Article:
The return to ground effect has also had a negative impact though. Some team’s cars having been bouncing up and down violently at high speed on long straights, with the air underneath the car being pushed back-and-forth too intensely for the vehicle to handle.
That leads to intense vibrations being sent up driver’s spines, and means their heads can be seen ricocheting wildly in the cockpit. A plethora of drivers have reported serious back pain caused by the issue, known as “porpoising”, and some have voiced concerns about potential long-term neurological damage.
All F1 cars are required to have a long, thin plank of wood running the length of their floors which helps absorb shocks. The plank has titanium attached at either end, which is what produces the sparks underneath the cars as they race around circuits.
The wooden plank is permitted to flex up to two millimetres while the car is being driven, and motorsport governing body the FIA monitors this on three different points along the plank. There are suspicions, though, that some teams have floors which are capable of flexing up to six millimetres, and they are allowing this to happen in order to improve the performance of their cars.
That extra flexing is alleged to take place on points of the plank which are not monitored by the FIA, and could help to explain why some teams suffer from porpoising much less than others. While these teams may not technically be in breach of the rules from a legal standpoint, they would certainly be going against the spirit and intention of the regulations.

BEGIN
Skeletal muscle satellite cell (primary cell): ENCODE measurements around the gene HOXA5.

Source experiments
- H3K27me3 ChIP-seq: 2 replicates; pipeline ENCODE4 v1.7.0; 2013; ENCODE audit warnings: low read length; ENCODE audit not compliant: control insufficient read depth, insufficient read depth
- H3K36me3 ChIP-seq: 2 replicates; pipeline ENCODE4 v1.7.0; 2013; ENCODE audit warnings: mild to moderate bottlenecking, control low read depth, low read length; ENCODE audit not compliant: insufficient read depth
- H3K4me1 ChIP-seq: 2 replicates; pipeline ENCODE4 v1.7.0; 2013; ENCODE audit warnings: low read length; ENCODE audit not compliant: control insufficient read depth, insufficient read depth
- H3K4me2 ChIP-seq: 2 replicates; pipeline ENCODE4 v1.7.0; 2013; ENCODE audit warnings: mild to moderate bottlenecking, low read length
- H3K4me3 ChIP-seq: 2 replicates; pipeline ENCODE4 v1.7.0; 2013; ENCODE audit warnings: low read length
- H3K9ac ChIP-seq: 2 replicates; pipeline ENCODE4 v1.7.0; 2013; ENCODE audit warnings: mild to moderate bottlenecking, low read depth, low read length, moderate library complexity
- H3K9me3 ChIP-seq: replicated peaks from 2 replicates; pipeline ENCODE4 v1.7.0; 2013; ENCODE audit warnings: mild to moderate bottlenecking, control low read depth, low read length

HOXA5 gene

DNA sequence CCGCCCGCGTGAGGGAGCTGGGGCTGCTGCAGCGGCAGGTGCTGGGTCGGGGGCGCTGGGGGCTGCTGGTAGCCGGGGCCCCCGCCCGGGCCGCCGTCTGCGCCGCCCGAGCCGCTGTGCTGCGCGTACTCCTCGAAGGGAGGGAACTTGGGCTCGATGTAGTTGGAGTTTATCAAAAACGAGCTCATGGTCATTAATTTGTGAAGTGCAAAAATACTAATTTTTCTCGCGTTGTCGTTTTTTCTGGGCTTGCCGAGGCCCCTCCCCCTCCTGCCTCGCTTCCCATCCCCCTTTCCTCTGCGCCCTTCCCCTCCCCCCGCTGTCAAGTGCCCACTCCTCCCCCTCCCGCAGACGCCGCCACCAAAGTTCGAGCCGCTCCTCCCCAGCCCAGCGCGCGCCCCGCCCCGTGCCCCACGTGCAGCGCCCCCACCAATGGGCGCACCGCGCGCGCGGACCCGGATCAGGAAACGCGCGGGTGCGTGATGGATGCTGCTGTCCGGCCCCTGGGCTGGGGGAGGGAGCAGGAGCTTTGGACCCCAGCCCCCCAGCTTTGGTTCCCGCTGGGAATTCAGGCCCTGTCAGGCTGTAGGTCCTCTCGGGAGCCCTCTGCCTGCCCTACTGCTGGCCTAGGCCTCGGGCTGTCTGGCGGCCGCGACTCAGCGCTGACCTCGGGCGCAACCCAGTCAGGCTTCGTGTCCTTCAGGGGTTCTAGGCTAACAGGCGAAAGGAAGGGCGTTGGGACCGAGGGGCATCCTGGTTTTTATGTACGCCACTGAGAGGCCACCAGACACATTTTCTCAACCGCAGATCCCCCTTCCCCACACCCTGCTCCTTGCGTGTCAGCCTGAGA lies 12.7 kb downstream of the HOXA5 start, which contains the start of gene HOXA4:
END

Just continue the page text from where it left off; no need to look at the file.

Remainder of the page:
The key players in the row are the most recently successful and wealthy Formula 1 teams: Red Bull, Ferrari and Mercedes.
While the Red Bull and Ferrari have won every single race between them so far this season, and have faced little issue with porpoising, Mercedes have been unable to challenge for victories; drivers Lewis Hamilton and George Russell have been too busy worrying about the extremely intense bouncing in their W13 car.
Recently, Mercedes team principal Toto Wolff has accused Red Bull and Ferrari of allowing their floors to flex too far. “I think so,” Wolff said when asked by Sky Sports whether some teams were circumventing the rules in Austria. “I haven’t been able to squeeze the skids of certain teams. We are looking at our competitors.”
Wolff’s Red Bull counterpart Christian Horner, meanwhile, was damning in response to questions about whether his team was breaking the rules. “That’s total rubbish,” exclaimed Horner. “Absolutely no issues or concerns on our floor.”